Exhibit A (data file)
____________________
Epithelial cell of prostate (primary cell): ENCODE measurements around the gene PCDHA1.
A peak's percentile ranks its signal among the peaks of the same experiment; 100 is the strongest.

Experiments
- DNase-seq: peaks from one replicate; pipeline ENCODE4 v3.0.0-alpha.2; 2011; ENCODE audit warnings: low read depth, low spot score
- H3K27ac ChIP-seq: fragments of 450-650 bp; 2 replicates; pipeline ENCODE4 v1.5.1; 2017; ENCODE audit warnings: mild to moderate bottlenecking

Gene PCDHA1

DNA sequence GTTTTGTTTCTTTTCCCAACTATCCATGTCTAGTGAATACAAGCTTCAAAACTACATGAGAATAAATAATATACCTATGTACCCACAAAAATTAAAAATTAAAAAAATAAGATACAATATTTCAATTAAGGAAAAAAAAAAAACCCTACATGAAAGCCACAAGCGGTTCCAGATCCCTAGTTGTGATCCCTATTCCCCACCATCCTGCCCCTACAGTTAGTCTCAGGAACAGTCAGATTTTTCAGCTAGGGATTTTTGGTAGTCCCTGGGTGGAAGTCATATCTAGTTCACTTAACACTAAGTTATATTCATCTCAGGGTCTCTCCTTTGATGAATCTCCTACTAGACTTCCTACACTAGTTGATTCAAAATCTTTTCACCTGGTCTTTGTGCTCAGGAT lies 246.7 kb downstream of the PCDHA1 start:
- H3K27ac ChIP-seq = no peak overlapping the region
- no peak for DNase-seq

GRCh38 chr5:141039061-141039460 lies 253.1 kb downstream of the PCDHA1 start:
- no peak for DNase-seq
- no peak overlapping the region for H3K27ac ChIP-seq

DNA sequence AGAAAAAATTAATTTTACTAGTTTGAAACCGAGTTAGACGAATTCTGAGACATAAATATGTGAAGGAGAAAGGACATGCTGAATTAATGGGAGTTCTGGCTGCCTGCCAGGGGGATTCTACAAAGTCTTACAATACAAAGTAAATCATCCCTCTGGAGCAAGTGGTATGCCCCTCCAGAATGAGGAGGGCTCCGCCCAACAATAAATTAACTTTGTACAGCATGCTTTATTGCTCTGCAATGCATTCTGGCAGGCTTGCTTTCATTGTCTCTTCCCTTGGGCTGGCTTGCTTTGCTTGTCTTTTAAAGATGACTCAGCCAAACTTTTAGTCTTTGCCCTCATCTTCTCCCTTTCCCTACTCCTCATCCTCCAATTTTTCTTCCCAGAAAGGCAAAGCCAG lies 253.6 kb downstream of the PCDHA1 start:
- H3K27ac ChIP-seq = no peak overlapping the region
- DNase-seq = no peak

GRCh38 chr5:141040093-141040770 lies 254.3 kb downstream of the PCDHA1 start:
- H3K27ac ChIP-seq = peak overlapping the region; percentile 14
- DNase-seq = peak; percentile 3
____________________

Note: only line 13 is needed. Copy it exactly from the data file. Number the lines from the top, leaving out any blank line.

DNA sequence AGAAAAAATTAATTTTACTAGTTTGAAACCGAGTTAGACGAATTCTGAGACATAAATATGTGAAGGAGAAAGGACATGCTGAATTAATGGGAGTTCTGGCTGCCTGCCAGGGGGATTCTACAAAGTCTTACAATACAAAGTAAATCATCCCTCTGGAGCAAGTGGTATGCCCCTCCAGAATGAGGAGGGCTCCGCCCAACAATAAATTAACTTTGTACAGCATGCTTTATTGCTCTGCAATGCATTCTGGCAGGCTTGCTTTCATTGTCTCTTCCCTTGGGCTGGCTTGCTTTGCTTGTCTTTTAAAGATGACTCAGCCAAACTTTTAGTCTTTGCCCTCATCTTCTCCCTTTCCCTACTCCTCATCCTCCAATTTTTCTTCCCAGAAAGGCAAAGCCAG lies 253.6 kb downstream of the PCDHA1 start: